Short story competition: what to do when fact and fiction collide


What should we write about?

Novelist John Matthew Fox said: “Find your biggest trauma. Take that terror and structure a story around it. It’s the only thing you should write about.

Poet and novelist Rosetta Allan quotes Fox on the phone on a sunny Friday in Auckland, as we talk about the delicate art of writing what you know. Memories do it all the time, and fiction writers have long drawn inspiration from the world around them. But how do you negotiate the protection of the story while balancing the uncomfortable realities of someone you know recognizing themselves in a character?

The answer may not be simple and has long been debated. But, says Allan, the 2021 Sunday Star-Times Short Awards Open Category Judge, writing that comes from the heart and is inspired by real life, is his favorite.

READ MORE:
* How do you write a good short story? “Make each of these words count”
* Book review: Crazy Love, by Rosetta Allan
* What I’m reading: Paula Morris

“I am always interested in these personal stories – the trials, the tragedies and the successes.” The ideal news would plunge her into a pivotal time in a character’s life, to see their hopes and fears.

“A lot of writers that I mentor or accompany during my classes can come directly to this place with their first novel and I think that takes incredible courage. ”

Allan, first a poet and now author of four novels, is candid about his most recent book, Crazy Love, a fictional love story that draws on the challenges of her 37-year marriage. “It was scary for me and my husband to see what response this would get,” says Allan.

Her husband read a draft but did not see it again until it was published. “He really worried about (how) people would perceive him. He said: “The first part makes me look like a hero, the second part makes me look like a bastard, and the third part makes it look like the jury is out.”

Poet and novelist Rosetta Allan.

Provided

Poet and novelist Rosetta Allan.

It was he who encouraged Allan to write a novel in the first place – suggesting that he give up his job and focus solely on writing. Fortunately, Allan agreed, and his first novel Purgatory, was published in 2014.

Crazy Love was new territory, and was born from another million dollar question: “What’s the secret of the long marriage?” And I started to think that there is no secret other than the practicality of not giving up. Anytime of the year, anytime, you can give up … and I thought, I’ll write this.

“When I started writing it, I had no intention of telling anyone except people who know us that it was (our) story. If I hadn’t had its 100% support, I couldn’t have gone as far as I did.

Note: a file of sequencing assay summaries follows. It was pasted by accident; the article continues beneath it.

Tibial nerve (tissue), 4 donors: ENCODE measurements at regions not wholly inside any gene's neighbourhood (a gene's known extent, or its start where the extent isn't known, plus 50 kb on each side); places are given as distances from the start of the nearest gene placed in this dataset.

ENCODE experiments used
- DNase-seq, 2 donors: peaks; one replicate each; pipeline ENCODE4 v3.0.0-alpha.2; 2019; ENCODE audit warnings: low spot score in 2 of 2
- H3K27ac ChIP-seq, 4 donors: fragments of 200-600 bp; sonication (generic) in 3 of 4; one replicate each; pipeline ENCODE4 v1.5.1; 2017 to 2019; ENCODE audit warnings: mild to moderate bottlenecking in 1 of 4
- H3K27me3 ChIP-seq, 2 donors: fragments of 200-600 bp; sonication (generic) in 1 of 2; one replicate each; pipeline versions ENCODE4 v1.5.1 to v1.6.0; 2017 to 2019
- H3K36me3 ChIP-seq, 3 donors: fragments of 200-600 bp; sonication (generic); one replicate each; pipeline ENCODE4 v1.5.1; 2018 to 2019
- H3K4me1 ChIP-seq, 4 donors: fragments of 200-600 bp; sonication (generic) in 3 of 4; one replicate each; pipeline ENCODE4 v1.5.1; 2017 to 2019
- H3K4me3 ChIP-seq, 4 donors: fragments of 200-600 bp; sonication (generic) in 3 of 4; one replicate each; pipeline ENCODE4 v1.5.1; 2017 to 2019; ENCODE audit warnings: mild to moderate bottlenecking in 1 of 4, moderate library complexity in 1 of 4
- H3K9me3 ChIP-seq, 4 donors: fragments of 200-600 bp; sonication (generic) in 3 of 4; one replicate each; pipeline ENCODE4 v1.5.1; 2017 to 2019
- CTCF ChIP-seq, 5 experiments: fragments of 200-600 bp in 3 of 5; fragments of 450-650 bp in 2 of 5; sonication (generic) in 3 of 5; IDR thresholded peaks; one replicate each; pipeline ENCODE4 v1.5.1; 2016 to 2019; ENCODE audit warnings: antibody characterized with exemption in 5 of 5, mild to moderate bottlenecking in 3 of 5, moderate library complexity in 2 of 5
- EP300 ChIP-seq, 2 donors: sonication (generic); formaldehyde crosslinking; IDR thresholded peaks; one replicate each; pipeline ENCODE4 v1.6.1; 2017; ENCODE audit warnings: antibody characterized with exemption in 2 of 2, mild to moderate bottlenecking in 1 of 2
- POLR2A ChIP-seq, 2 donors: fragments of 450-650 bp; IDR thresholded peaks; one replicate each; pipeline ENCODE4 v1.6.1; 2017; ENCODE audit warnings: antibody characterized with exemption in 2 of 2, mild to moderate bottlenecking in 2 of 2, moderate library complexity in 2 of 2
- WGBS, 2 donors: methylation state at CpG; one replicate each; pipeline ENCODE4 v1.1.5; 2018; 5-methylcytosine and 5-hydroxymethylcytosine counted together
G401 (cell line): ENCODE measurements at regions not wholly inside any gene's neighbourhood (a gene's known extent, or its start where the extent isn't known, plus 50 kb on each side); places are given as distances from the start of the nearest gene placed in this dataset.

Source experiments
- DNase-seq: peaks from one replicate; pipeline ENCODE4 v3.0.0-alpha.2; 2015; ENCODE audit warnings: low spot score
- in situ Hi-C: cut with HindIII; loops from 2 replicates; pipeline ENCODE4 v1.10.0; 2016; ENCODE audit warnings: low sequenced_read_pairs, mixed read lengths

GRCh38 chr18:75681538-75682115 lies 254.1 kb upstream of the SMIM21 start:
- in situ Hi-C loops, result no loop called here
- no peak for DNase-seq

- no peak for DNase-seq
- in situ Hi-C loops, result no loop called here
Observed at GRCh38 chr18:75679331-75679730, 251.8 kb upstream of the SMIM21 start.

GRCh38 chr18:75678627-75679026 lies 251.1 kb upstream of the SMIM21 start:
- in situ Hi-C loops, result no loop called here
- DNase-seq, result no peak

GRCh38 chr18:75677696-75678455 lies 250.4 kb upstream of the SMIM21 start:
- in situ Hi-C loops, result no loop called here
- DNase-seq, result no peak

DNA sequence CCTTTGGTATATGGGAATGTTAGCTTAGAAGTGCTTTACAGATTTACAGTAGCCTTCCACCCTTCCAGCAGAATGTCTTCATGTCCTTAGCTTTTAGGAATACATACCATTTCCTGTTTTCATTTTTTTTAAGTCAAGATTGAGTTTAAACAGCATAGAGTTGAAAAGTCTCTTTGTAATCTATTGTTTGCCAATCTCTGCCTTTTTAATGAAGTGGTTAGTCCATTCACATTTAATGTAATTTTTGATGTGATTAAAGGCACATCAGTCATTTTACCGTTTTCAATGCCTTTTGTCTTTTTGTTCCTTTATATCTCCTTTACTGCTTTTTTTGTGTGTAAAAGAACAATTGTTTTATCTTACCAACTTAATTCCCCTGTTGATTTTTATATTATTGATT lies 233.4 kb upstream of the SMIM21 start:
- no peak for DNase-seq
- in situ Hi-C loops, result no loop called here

Inspired by the deeply personal memories of Charlotte Grimshaw, The mirror book, Allan began to recognize the personal nature of Crazy Love. “There was a bit of concern with a few offended characters, but they didn’t say anything. (Another) came to me and questioned my right to write so close to the truth. I had to explain that this is fiction, and in fiction I write a story for the story.

Crazy Love launched to a smaller crowd in Ponsonby Central the night before the country’s lockdown. Alerts were sent to attendees’ phones throughout the evening and guests returned home with excess food and wine, preparing to weather the storm.

“It’s terribly disappointing,” Allan said of the timing. “You really try not to get overwhelmed, but it’s hard not to because of the momentum you create. I would be remiss if I said “no, it’s okay”, but I was not the only one. My heart goes out to the other authors.

That said, Crazy Love was written during the last containment. Now Allan is working on the outlines of a new novel, but admits that this lockdown makes it hard to focus.

For other writers, perhaps those considering attending the Short Story Awards, Allan has this advice: don’t hit send too quickly on your work. Get feedback before you do, but choose your readers carefully – don’t pick those who won’t like it, or those who will give you nothing but praise. Finally, don’t be discouraged if this doesn’t get you anywhere.

“That doesn’t mean the work isn’t good, just put it somewhere else and see it again. It’s never over. I think if you want to write then you are already a writer. You just have to be brave enough to put the words on the page.

How to enter

Registrations for 2021 Sunday Star-Times news contests are open. Now in their 38th year, the awards are among New Zealand’s most prestigious and established writing awards. In association with the Milford Foundation and Random penguin house this year’s prize pool is $ 9,000, of which $ 6,000 is awarded to the winner of the open category. It is also an opportunity for writers to receive critical comments and to publish the winning story in the Sunday Star-Times and on Thing. This year’s judges are acclaimed writers Patricia Grace, Rosetta Allan, Megan Dunn and Amy McDaid. Go to bit.ly/sstshortstory to enter.


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